Rest weeks are sweet. My body and mind are happy for the reprieve, having gone hard for the first month of the season.
My coach, Tim O’Shea, puts it this way: “This shit ain't rocket science. If your body can stay one step ahead of the torture you put it through, you will either maintain fitness or get faster. If the body can't keep up, you get slower. Which is OK for brief periods and when done on purpose—through training, not stress. But what's crucial is being aware of the overload and coming up for air.
“We’re starting to turn blue. Time for air.”
I love riding during rest weeks. I spend more time getting ready to go ride (drinking coffee) than I spend pedaling. And the pedaling? I don’t leave my little ring. I coast whenever I can. I get passed by everyone. I love every minute of it. A true recovery pace is embarrassingly slow and takes a few years of experience to embrace fully. When I was younger, and stupider, some of the hardest rides I ever did were recovery rides with friends. Sometimes we still get competitive about it, except now it’s more about trying to out-slow one another. Which is a fun game to play. On a hill. Until someone falls over.
So for the past week I’ve been doing my best to sleep in. It's not easy work. The day after Gloucester I moved apartments (worst rest day ever and worst day ever). My new place is in Park Slope, Brooklyn, and, after living in nearby Williamsburg for the past three years, I feel like I’ve moved to a new city. And transitions like this are part of the stress that Coach talks about. So I've mostly tried to use this week to get settled into my new digs.
But by Friday I was finally starting to feel like myself again because riding slow felt like a chore—a good sign. I called Coach and told him how I was feeling and we decided that a low-key local race on Sunday, in New Jersey, would be a nice way to gauge how things were coming along. As a bonus, I could visit my mom, who lives in Jersey and loves it when I show up unannounced asking for food and shelter.
The next day I woke up early and drove the 70 miles down to Cherry Hill, N.J., for the Cooper River Cyclocross Race. The shortest drive and the earliest wake-up time I’ve had all season! The N.J. cup races put the A race in the middle of the day, which I was excited about. It meant I could look forward to hanging out after and watching some friends do their thing in the other categories. I don’t get to do many local races anymore. It’s nice to race in front of friends who don’t or can't travel to the UCI races, and it’s damn nice to race for the win. Having raced at a high level for a while now, I’ve learned to enjoy the little victories in between the big events.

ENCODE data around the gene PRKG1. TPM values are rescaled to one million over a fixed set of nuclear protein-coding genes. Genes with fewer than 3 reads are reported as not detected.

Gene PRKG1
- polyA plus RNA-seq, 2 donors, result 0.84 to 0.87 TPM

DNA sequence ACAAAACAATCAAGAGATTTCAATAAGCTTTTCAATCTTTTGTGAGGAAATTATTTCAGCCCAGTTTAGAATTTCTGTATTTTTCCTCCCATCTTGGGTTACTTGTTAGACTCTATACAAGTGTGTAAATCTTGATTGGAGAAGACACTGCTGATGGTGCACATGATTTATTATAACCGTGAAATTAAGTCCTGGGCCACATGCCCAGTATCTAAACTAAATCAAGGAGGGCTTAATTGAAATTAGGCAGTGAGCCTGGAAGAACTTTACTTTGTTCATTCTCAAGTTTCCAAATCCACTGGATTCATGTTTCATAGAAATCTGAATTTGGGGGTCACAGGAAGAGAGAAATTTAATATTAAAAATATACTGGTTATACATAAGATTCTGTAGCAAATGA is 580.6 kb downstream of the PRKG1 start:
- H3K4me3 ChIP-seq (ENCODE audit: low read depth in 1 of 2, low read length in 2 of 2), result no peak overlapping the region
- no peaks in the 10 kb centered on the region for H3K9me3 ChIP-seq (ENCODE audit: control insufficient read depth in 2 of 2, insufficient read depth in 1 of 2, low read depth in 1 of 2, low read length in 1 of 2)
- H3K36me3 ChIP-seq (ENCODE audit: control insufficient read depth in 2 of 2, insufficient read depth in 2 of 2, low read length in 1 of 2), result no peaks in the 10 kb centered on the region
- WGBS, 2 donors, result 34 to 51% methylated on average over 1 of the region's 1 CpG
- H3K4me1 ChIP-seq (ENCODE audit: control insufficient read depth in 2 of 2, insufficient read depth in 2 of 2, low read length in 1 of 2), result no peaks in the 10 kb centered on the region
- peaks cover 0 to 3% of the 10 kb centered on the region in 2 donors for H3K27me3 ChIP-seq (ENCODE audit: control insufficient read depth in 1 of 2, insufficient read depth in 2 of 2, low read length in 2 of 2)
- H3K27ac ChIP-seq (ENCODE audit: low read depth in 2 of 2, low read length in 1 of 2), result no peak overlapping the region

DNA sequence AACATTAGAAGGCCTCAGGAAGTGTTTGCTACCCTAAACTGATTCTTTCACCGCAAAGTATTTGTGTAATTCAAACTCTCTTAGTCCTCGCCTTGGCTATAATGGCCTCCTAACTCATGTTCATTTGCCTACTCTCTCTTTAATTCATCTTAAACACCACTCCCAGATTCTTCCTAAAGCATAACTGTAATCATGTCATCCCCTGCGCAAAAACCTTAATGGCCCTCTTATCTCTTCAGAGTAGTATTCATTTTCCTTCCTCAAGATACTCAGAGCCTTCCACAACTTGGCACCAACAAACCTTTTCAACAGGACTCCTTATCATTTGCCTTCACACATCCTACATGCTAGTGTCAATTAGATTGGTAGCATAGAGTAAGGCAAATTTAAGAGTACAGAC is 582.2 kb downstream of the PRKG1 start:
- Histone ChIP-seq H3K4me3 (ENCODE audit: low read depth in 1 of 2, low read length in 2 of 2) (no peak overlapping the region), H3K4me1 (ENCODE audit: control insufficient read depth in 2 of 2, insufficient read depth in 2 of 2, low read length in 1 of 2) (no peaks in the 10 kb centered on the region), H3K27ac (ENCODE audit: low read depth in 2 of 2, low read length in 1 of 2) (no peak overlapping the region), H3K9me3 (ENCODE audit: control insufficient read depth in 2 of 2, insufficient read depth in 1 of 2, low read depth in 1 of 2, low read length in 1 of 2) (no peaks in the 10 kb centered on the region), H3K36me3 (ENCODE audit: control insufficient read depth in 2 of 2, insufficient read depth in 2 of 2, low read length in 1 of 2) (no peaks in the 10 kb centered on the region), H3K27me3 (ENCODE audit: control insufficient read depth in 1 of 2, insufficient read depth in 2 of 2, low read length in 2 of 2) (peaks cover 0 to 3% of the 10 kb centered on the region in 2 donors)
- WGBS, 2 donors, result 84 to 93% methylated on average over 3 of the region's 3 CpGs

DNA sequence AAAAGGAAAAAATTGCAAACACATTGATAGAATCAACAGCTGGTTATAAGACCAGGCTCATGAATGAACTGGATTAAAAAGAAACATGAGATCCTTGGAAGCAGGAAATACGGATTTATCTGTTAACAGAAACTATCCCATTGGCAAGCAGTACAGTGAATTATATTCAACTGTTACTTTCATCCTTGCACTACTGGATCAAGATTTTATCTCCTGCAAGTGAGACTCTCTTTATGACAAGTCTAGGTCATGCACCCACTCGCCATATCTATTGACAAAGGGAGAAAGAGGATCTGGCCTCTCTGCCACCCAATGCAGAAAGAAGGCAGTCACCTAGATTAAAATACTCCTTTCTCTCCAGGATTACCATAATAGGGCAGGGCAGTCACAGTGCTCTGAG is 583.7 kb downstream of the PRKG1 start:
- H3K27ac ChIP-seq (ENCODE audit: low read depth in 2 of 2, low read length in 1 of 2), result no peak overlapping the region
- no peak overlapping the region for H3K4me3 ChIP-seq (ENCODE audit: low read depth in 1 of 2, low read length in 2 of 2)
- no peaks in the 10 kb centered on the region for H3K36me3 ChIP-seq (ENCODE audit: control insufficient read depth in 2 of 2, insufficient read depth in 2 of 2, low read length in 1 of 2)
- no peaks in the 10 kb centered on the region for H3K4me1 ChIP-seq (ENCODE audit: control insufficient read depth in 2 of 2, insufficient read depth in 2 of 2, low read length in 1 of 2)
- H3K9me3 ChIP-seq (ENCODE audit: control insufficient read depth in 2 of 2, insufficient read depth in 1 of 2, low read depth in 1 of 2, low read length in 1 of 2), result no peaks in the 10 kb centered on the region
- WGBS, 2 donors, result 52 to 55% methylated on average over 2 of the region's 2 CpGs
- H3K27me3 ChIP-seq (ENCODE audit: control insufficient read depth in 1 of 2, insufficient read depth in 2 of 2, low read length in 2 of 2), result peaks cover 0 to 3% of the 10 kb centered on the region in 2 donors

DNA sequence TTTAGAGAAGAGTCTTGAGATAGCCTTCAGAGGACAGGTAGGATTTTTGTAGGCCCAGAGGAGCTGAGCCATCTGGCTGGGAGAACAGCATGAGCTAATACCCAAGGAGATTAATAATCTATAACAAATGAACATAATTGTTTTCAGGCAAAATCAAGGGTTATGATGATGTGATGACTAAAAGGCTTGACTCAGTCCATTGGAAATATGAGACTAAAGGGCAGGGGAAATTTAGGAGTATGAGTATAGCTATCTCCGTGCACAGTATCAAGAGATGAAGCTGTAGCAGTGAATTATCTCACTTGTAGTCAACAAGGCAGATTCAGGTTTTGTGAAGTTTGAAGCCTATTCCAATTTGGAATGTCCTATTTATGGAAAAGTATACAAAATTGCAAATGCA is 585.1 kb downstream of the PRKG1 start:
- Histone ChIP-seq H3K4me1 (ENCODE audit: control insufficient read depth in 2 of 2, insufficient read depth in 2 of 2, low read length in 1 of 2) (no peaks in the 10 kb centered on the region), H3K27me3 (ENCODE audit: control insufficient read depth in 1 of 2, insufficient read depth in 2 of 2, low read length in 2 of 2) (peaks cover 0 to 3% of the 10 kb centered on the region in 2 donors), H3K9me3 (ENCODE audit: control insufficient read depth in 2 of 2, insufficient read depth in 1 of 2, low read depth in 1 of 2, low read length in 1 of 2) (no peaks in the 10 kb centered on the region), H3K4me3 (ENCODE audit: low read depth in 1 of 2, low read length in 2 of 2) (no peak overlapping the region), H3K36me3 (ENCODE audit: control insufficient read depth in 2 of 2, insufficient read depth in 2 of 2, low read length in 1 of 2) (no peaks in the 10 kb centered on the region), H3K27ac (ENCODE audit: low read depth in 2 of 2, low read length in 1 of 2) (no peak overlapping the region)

The course at Cooper River was fast and flat with a set of planks and one set of stairs as the only obstacles. I attacked early and got 10 seconds on the chasers. Cameron Dodge bridged to me after starting dead last in the grid (he's a name to remember). We settled into the race, working together for a few laps, before being joined by Cole Oberman. The three of us took turns attacking one another, but because of the fast course nothing would stick until the last lap. Cameron made the winning move by riding the stairs. He was doing it the whole race, and in hindsight I shouldn’t have let him lead into that section. I was thinking too much about the sprint and ended up watching the win bunny-hop away from with half a lap to go.
I held Cole off for second, landing my first podium of the season. After struggling with my fitness and luck the past few weeks, it felt fantastic. Good morale is almost as important as good fitness, both of which will come in handy next weekend in Rochester, N.Y., at one of the hardest and hilliest courses of the season, Full Moon Vista Cyclocross.